New medical app for doctors, patients' families

December 28, 2012 2:54:45 PM PST
New technology developed in Philadelphia is making it easier for doctors to talk to patient's families.

If you have ever had a loved one go in for surgery, you know how agonizing it can be to wait to hear an update from the doctor.

But now a new app called "MD Connect Me" is helping to make communication easier and give families some re-assurance.

73-year-old Rosemary Penrod is used to taking care of everyone. She has two daughters and a son and eight grandchildren.

But when she went in for sinus surgery, the tables were turned.

"My brother and I were very nervous, we were trying not to let her know, but we were," said daughter Lisa Frankel.

To alleviate some of that anxiety, Dr. David Kennedy with Penn Medicine is using a new app called MD Connect Me. It allows doctors to give families updates via text or email throughout the procedure.

"The patient has arrived, that the patient has gone back to the surgery suite, that the patient's asleep, doing well, waking up and so on and so forth," explained Dr. David Kennedy.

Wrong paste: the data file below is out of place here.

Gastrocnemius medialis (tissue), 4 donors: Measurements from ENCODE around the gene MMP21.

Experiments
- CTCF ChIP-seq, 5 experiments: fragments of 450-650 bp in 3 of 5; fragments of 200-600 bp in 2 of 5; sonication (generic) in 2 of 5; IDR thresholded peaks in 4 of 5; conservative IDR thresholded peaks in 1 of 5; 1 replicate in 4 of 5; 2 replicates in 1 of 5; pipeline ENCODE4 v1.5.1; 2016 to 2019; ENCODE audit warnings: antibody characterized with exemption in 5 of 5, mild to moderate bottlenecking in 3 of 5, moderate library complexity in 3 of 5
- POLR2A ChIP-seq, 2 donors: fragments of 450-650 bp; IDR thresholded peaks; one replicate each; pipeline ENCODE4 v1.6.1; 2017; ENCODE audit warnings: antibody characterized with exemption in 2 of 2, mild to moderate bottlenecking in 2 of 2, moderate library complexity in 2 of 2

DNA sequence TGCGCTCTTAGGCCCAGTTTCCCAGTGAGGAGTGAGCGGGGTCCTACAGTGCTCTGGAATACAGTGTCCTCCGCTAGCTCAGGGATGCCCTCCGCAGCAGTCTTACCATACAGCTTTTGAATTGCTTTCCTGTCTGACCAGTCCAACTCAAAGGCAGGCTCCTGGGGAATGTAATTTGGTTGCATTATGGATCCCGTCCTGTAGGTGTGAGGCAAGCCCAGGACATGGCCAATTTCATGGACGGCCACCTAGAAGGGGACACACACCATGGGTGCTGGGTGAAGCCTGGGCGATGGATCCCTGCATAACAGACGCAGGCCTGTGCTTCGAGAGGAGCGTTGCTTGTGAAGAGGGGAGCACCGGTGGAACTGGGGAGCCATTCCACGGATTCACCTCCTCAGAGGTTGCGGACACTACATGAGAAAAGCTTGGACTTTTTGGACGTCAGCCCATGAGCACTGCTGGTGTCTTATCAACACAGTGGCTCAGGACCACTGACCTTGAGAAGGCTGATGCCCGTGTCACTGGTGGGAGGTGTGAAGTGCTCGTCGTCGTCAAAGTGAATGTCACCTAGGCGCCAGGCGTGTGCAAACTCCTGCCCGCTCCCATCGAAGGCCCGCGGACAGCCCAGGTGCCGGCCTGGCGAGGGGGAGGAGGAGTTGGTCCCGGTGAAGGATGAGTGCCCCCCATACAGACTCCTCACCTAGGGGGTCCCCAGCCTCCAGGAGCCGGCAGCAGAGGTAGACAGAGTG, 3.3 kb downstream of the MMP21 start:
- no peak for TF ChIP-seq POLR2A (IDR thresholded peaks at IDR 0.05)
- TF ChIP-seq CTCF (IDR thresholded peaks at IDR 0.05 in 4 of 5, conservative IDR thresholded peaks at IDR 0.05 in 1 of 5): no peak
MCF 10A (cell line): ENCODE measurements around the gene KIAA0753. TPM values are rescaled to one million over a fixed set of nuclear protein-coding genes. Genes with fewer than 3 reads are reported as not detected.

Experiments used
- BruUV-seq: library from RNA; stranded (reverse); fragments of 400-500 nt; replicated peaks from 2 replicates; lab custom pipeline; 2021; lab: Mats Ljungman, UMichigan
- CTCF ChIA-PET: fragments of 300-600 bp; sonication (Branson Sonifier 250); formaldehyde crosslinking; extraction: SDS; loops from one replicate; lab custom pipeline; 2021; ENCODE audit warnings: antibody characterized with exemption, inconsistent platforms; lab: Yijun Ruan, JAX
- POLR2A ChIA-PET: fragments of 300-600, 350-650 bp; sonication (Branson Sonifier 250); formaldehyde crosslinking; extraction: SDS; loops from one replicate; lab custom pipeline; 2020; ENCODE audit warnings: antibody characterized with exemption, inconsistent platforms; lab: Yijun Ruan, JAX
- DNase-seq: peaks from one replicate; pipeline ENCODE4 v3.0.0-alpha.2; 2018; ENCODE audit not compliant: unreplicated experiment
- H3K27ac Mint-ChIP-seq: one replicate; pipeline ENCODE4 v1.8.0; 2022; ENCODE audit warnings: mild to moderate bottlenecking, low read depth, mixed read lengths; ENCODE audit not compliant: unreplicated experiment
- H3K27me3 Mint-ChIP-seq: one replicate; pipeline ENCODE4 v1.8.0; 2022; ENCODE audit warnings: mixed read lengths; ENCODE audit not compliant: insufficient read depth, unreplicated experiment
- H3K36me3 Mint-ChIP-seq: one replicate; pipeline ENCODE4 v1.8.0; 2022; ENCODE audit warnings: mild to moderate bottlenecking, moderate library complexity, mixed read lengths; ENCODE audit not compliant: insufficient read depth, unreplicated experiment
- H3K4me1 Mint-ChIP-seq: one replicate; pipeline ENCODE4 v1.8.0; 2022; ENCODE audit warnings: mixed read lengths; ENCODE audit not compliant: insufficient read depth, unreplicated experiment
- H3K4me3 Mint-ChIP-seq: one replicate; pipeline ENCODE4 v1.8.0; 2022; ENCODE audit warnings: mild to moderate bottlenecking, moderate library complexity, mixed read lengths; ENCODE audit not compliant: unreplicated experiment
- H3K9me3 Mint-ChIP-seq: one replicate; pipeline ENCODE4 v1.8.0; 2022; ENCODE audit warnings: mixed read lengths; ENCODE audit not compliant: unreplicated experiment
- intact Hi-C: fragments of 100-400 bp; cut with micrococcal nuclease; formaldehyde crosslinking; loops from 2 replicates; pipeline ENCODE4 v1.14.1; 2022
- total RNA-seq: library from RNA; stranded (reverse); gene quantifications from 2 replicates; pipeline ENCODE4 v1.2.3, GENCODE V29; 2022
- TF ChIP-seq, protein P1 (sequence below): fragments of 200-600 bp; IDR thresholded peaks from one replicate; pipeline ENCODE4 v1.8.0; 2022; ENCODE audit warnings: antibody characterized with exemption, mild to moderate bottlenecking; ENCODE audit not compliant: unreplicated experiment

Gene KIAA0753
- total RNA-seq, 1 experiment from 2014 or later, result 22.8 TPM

Co-founder of the app Scott Anzel says it's easy to use.

The messages are already set up. The patient decides who gets them, and typically a nurse sends them out every 30 minutes.

"It's a small thing that makes a big difference," said Anzel.

Rosemary's daughters agree. They had to be at work or with the kids while their mom was in the O.R.

"It was really nice, I was really grateful they had this in place so that I didn't have to worry," said Lisa.

And when the procedure was over, MDConnectMe helped them find their mom.

"We were able to walk with her as she was wheeled to her hospital room," Lisa said.

Rosemary was glad her kids were kept in the loop. She thinks the app will help other families as well.

"For people who are far away, really far away who have no way of coming when someone is having surgery, to know their loved one is doing well," said Rosemary.

The app does not break any privacy laws. It also doesn't give bad news via tex

t.

Right now the service is being used at several hospitals nationwide, and they hope to expand the services to other areas of healthcare such as labor and delivery and long-term care.

It is free for patients.


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